It is here, at the nameless stand operated by a nameless stranger that you can get the best cup of tea in town. The magician doesn’t pour milk into the black tea– he makes it all at the same time, a long procedure that is worth the wait, the noise, and the screaming silence of its creator. The sweetness of his alchemy is matched only by the grandeur of the view from the uncomfortable metal chairs that are set up haphazardly outside. You sit and sip and gaze out over the paved levy that used to carry water and raiders into Sana’a. On the other side the Old City sits in its nighttime silence. Frontlit from the street, it seems unreal, a movie prop, a gingerbread backdrop that would topple on you if a strong wind came roaring off Jebel Nuqum.
But it is real, and it would take more than a strong wind to knock it down. The Old City has stood for thousands of year, and the dust of myth and reality has firmed it into permanence. Legend claims it was the first city built after The Flood. History rudely disagrees, but the difference is irrelevant. Sana’a is old, as old as imagination, and its buildings stretch back to the beginning of memory. History can tell you facts, but your heart can protest. And in Sana’s, the heart is the best guide.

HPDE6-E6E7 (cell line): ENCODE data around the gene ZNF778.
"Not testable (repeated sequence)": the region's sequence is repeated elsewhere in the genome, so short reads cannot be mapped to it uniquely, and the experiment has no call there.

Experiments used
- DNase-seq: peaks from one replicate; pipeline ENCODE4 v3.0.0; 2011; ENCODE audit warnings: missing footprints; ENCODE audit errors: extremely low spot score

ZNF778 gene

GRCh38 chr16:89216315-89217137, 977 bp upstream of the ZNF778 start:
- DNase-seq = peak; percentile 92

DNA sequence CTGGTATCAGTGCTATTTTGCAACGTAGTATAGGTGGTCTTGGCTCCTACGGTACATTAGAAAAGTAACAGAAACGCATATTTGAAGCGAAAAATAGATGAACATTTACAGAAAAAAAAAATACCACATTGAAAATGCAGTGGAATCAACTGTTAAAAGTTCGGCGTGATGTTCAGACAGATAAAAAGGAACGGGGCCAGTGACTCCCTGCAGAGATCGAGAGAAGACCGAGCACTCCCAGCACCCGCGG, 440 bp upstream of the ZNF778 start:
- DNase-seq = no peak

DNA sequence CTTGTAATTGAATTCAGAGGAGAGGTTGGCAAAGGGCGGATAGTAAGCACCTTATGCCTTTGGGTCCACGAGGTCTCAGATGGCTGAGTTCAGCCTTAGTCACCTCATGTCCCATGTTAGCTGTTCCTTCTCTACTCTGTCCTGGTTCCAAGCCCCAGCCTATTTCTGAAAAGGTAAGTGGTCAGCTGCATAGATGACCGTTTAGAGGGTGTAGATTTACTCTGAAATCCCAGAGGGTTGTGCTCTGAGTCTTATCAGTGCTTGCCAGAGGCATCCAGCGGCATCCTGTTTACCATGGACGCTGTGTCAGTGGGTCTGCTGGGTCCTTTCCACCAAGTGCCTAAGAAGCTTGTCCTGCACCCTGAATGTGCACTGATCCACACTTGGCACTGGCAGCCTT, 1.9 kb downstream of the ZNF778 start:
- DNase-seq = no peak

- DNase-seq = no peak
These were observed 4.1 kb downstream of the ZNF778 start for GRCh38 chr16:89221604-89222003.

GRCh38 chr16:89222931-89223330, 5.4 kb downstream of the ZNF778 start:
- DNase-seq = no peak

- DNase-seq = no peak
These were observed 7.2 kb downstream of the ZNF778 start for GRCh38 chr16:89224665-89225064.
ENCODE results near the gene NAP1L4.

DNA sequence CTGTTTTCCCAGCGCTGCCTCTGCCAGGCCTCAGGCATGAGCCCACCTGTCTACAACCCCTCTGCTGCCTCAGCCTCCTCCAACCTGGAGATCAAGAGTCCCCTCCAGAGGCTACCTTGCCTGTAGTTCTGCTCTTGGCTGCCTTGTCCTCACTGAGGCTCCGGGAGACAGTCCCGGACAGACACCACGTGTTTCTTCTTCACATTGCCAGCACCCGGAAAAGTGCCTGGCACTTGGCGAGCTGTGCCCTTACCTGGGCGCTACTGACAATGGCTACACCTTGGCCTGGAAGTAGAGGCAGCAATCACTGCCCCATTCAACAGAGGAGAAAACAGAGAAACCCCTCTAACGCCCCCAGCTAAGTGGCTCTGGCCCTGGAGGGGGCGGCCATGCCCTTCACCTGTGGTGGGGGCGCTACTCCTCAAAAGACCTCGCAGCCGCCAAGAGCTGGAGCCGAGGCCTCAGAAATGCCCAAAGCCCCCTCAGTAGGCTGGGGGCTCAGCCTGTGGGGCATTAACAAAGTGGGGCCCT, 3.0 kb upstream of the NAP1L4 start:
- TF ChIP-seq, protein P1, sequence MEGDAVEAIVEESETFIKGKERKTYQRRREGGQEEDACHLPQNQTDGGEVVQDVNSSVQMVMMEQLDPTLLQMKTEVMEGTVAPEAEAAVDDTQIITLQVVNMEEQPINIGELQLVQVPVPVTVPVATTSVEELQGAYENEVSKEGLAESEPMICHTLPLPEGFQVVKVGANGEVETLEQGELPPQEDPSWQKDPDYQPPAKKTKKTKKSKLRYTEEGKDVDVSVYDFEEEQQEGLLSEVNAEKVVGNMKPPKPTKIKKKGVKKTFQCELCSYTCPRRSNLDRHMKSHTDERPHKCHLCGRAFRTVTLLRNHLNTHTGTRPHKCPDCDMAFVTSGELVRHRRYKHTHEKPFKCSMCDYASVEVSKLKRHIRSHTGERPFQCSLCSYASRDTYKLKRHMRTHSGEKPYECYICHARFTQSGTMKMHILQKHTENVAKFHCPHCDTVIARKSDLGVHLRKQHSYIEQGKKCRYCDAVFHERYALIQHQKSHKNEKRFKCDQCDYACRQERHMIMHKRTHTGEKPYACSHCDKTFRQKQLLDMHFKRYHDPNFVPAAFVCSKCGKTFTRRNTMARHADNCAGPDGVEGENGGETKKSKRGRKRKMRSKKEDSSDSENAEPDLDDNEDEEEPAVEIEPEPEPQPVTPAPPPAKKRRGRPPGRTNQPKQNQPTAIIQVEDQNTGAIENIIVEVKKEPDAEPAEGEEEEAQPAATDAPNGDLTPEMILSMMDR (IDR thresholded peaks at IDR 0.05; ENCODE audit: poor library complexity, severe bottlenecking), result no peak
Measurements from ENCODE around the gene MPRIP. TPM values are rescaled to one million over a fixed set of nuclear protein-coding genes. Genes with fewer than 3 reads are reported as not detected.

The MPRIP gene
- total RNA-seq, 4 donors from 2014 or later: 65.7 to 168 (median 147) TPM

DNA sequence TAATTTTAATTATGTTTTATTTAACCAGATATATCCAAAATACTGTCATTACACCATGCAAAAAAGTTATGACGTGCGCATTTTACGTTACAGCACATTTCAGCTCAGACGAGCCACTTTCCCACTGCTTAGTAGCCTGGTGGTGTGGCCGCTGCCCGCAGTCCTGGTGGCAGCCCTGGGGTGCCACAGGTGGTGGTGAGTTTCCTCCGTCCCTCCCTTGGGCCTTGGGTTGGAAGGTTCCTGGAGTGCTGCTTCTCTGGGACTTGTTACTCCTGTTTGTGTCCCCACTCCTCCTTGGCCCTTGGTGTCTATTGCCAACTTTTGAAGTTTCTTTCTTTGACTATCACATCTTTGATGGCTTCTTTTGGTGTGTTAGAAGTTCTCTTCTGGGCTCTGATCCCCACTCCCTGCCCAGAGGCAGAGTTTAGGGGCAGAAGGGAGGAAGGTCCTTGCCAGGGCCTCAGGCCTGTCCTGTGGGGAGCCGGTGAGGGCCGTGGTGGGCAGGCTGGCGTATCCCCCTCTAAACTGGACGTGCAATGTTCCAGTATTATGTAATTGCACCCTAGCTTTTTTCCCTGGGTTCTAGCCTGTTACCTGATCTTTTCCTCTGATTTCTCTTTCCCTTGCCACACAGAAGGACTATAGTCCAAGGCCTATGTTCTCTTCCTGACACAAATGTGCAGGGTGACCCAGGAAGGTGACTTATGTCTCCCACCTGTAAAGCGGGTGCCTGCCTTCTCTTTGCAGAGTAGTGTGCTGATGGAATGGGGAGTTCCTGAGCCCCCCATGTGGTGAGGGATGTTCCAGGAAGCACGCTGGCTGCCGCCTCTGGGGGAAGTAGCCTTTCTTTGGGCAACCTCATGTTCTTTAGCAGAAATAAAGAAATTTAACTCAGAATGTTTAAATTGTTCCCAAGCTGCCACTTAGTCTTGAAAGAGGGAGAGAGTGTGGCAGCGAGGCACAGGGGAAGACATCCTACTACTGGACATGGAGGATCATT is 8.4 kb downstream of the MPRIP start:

It would have to be a guide to two cities, though, four cities, many cities at the same time, mixing with each other and trading places in time and reality. Sana’a is the Old City, a frozen piece of time, unchanging since the waters finished receding and the descendants of Noah spread across lush lands. Sana’a is the Old City, its incredible architecture a product of creative insularity and historical influence. The Old City exists on a plane both eternal and temporal– the two battle for supremacy, and mix uneasily. Sana’a is the grace of the Old City and the endless sprawl that has enveloped it. Streets carry on forever through repeating blocks of stores and restaurants and people. It is become a modern megalopolis, like Cairo. But it can never be like Cairo. The uniqueness of Sana’a is not just due to the Old City: it is a permanent resident, no matter how much urban realities and outside pressure and the brutal ugliness of Northern Realism change its face. The new outweighs the old in Sana’a, but it can never take over.